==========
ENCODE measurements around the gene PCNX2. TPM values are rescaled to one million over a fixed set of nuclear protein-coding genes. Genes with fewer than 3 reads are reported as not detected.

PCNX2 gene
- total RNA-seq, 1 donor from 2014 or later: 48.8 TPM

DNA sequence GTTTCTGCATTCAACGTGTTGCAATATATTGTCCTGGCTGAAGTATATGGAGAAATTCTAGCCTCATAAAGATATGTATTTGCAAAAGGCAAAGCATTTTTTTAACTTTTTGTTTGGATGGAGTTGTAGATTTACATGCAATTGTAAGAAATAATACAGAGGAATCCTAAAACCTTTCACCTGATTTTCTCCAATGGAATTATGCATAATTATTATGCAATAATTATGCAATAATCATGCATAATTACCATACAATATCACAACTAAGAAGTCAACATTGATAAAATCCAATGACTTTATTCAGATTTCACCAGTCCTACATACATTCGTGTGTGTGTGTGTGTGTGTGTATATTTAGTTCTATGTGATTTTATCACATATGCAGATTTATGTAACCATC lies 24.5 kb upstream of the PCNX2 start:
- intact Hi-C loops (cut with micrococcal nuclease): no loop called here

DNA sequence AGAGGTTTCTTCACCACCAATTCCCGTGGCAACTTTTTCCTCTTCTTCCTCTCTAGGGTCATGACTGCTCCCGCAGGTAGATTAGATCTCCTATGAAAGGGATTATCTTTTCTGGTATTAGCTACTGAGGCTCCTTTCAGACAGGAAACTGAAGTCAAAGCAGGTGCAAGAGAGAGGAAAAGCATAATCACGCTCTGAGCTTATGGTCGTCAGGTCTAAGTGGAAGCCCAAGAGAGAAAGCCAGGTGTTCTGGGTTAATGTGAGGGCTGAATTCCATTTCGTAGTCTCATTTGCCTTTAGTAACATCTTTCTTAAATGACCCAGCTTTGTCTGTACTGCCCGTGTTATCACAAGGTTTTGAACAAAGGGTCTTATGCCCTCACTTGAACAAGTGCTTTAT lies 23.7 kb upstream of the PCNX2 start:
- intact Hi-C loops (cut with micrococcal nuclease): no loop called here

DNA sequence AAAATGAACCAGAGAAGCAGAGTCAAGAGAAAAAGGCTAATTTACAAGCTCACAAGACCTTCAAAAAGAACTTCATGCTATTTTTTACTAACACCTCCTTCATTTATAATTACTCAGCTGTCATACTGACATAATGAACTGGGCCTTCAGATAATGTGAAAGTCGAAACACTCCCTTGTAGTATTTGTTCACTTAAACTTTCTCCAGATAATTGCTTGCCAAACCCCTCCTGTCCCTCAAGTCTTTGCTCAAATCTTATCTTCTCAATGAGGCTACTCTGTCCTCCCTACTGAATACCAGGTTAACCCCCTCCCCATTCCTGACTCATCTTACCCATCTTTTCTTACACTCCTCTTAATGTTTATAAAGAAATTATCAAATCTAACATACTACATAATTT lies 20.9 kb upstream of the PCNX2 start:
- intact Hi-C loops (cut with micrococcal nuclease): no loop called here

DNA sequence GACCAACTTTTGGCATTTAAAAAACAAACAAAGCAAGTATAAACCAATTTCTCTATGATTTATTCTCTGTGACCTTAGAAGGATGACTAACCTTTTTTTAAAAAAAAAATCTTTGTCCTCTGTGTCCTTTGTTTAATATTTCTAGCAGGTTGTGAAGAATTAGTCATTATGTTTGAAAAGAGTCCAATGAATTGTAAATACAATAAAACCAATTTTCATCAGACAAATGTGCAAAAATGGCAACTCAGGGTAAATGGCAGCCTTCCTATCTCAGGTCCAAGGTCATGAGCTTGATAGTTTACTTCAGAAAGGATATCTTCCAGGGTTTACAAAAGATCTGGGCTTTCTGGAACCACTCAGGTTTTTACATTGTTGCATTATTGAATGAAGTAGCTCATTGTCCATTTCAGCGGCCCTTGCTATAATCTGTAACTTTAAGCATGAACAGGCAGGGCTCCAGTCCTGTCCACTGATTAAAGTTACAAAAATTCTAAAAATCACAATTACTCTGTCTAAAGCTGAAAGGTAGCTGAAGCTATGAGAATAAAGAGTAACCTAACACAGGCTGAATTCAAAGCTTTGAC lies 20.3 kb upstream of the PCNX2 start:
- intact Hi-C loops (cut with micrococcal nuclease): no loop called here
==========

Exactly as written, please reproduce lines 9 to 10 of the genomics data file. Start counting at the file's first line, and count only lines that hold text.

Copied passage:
- intact Hi-C loops (cut with micrococcal nuclease): no loop called here

DNA sequence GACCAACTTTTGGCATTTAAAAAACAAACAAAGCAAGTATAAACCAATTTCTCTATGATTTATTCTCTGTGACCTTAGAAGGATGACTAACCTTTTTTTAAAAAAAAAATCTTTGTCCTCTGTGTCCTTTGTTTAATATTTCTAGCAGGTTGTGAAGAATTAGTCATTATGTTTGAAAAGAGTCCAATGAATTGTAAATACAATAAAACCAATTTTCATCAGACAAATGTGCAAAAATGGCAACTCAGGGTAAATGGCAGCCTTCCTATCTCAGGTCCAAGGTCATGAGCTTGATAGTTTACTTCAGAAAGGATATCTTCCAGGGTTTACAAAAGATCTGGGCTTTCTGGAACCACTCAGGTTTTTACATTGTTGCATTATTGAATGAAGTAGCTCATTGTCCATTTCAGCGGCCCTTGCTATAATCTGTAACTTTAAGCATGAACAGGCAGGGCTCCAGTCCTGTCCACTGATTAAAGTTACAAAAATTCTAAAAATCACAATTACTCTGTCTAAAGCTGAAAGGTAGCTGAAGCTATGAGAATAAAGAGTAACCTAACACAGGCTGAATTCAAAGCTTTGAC lies 20.3 kb upstream of the PCNX2 start: